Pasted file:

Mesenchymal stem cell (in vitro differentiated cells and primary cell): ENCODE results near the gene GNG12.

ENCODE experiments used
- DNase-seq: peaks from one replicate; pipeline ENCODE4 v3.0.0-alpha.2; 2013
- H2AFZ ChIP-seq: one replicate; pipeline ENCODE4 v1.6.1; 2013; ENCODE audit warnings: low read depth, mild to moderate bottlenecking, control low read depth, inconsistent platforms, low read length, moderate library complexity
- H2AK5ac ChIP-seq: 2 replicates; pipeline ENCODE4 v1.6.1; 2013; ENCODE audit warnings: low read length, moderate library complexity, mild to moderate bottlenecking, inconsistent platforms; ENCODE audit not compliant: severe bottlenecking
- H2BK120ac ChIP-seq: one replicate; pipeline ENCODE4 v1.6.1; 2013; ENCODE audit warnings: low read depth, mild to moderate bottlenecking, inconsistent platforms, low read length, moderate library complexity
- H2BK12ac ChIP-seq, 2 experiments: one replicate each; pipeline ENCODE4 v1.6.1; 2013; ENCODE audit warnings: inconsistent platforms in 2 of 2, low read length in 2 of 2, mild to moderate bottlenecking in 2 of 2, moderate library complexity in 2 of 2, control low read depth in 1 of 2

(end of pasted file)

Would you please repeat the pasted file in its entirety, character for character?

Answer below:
Mesenchymal stem cell (in vitro differentiated cells and primary cell): ENCODE results near the gene GNG12.

ENCODE experiments used
- DNase-seq: peaks from one replicate; pipeline ENCODE4 v3.0.0-alpha.2; 2013
- H2AFZ ChIP-seq: one replicate; pipeline ENCODE4 v1.6.1; 2013; ENCODE audit warnings: low read depth, mild to moderate bottlenecking, control low read depth, inconsistent platforms, low read length, moderate library complexity
- H2AK5ac ChIP-seq: 2 replicates; pipeline ENCODE4 v1.6.1; 2013; ENCODE audit warnings: low read length, moderate library complexity, mild to moderate bottlenecking, inconsistent platforms; ENCODE audit not compliant: severe bottlenecking
- H2BK120ac ChIP-seq: one replicate; pipeline ENCODE4 v1.6.1; 2013; ENCODE audit warnings: low read depth, mild to moderate bottlenecking, inconsistent platforms, low read length, moderate library complexity
- H2BK12ac ChIP-seq, 2 experiments: one replicate each; pipeline ENCODE4 v1.6.1; 2013; ENCODE audit warnings: inconsistent platforms in 2 of 2, low read length in 2 of 2, mild to moderate bottlenecking in 2 of 2, moderate library complexity in 2 of 2, control low read depth in 1 of 2